A perfected security interest in collateral continues to exist in that collateral despite a secured creditor’s failure to comply with a separate state statute requiring it to file a claim of “exemption” from a levying creditor. In Keybank Nat’l Ass’n v. PAL I, LLC, 155 Idaho 287 (2013), the Idaho Supreme Court held that a secured creditor, who failed to follow a certain statutory “exemption” procedure when a judgment creditor ordered a levy against the debtor’s property, did not forfeit its perfected security interest in the collateral or its proceeds.
KeyBank, the secured creditor, made two separate loans to the debtor, Tri-Steel, and secured those loans with security interests in Tri-Steel’s inventory, equipment, accounts, attachments, accessories, tools, parts and supplies. KeyBank filed a UCC financing statement and perfected its security interest in Tri-Steel’s collateral. Tri-Steel then defaulted on its obligations under its promissory notes and security agreements with KeyBank, and KeyBank filed suit against it.
PAL I, LLC (“PAL”), an unsecured creditor, also filed suit against Tri-Steel and was awarded a monetary judgment against it, thereby making PAL a judgment creditor of Tri-Steel. PAL then obtained a writ of execution against Tri-Steel’s property and directed the sheriff to levy and sell the property to collect against PAL’s judgment. At that time, the sheriff mailed KeyBank a claim of exemption under Idaho Code §11-203 (“I.C. 11-203”). While KeyBank did not respond to the claim of exemption, as required by I.C. 11-203, it did send letters to both PAL and the sheriff asserting the bank’s perfected security interest in Tri-Steel’s property, and requesting that the sheriff’s sale be postponed. Despite KeyBank’s communications, the sheriff’s sale went ahead on behalf of PAL, and no proceeds from the sale were provided to KeyBank.
The Idaho Supreme Court affirmed the district court in its judgment for KeyBank and held that KeyBank’s non-compliance with I.C. 11-203 did not forfeit its perfected security interest in Tri-Steel’s collateral. The court also held that KeyBank’s perfected security interest in the debtor’s collateral passed to the proceeds of that collateral upon its sale. PAL asserted that I.C. 11-203 obligated KeyBank to return the claim of exemption form in order to maintain its perfected security interest. The court found, however, that the statute was trumped by Idaho’s Article 9 of the Uniform Commercial Code (“UCC”) — specifically, Idaho’s UCC 9-315, which states that a perfected security interest continues in the collateral regardless of its sale. The security interest only terminates when the party holding the security interest authorizes disposition of the collateral free of the security interest. Because KeyBank clearly notified PAL of its perfected security interest and did not authorize disposition of the collateral, its security interest remained in the proceeds of the collateral following its sale.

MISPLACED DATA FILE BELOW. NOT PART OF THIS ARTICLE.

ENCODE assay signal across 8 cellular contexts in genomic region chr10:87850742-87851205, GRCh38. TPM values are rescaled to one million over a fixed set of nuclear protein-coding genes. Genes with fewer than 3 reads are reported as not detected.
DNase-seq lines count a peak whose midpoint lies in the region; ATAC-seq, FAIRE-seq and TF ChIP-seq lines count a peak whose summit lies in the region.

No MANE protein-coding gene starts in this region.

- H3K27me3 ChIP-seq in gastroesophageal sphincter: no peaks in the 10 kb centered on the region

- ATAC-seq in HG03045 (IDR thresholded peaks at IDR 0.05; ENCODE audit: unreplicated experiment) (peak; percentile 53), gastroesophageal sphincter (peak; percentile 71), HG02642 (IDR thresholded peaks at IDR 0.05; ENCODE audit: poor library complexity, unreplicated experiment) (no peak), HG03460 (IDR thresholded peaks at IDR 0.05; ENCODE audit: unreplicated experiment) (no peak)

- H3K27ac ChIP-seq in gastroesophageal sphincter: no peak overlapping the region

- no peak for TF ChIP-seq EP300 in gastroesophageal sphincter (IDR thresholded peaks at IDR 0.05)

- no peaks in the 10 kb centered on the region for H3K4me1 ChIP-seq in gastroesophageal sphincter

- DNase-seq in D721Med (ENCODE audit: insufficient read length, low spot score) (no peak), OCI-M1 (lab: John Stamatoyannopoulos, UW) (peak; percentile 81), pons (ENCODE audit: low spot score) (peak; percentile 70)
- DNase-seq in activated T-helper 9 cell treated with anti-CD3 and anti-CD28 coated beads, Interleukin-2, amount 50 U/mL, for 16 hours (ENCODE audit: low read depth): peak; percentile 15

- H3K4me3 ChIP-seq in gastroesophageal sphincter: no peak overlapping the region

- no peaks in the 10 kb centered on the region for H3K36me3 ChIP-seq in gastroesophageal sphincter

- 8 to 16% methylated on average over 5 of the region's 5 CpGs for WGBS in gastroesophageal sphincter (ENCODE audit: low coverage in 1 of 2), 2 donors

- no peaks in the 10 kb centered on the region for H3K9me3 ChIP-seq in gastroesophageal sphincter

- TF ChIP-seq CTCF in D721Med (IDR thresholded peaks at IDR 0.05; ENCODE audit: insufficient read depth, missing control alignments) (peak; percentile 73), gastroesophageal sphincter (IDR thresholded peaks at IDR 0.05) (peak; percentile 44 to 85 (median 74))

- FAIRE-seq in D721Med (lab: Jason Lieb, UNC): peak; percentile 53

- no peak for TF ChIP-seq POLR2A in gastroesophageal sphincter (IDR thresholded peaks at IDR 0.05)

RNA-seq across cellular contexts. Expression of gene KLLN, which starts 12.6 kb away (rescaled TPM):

Moreover, I.C. 11-203 was not rendered meaningless by this decision, as PAL argued, because its purpose was procedural, not substantive. The court continued its reasoning to state that I.C. 11-203 had no bearing on the creation or extinguishing of perfected security interests, and that the statute merely provided the sheriff with procedures to carry out sales of levied property. It also allowed secured creditors a chance to assert their security interests in the debtor’s property by filing the statutory claim of exemption, but noncompliance with such filing did not affect their rights or interests as secured creditors. The court held, therefore, that KeyBank’s failure to file a claim of exception under the statute by no means resulted in a forfeiture of its perfected security interest.
The court then rejected PAL’s argument that the doctrine of quasi-estoppel prevented KeyBank from recovering from the proceeds of collateral. The court held that quasi-estoppel only applied when the offending party asserted a position inconsistent with its original position. The court found here that KeyBank never changed its original position. It contacted PAL and the sheriff to notify them of its perfected security interest in the debtor’s collateral and consistently maintained that position. Thus, KeyBank’s failure to respond to the claim of exemption was not inconsistent with its assertion of a perfected security interest.
Finally, the Idaho Supreme Court held that the district court’s ruling upholding KeyBank’s perfected security interest did not violate the Equal Protection Clause of the Fourteenth Amendment. While the parties were treated differently, KeyBank, PAL and Tri-Steel were not similarly situated because secured creditors, judgment creditors and judgment debtors are all different classes of people. This distinction among different classes of people precluded the disparate treatment among KeyBank, PAL and Tri-Steel from triggering the Equal Protection Clause.
Thus, the Supreme Court of Idaho affirmed the district court and held that a perfected security interest survived a sheriff’s sale of assets and maintained priority over judgment liens, despite the secured creditor’s failure to comply with the levy exemption statue under I.C. 11-203.